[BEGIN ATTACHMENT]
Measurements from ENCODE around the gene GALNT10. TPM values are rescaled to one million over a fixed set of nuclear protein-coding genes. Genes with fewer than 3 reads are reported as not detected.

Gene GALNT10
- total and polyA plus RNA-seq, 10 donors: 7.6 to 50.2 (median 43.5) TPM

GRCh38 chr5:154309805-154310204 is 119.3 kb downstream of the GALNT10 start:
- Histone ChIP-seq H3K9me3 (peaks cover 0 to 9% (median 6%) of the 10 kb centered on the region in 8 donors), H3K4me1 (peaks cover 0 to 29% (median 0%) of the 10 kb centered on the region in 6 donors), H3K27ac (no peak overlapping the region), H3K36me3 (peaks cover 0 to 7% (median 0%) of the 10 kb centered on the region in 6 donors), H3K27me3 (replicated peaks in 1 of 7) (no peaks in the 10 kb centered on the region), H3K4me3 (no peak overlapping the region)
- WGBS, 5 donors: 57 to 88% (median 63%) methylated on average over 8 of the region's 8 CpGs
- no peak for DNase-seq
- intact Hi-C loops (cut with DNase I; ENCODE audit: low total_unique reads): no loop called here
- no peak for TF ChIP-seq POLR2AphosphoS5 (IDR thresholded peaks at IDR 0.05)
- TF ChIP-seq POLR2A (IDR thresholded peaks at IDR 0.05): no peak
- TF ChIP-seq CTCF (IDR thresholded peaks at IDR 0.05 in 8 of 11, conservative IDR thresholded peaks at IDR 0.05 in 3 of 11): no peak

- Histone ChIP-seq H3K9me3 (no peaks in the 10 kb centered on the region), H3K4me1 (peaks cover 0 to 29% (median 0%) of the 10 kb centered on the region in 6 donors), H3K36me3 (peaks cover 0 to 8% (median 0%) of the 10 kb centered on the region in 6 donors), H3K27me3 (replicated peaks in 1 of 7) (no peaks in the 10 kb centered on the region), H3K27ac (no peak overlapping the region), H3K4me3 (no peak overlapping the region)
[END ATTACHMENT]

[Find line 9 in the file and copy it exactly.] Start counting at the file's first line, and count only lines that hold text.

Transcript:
- no peak for TF ChIP-seq POLR2AphosphoS5 (IDR thresholded peaks at IDR 0.05)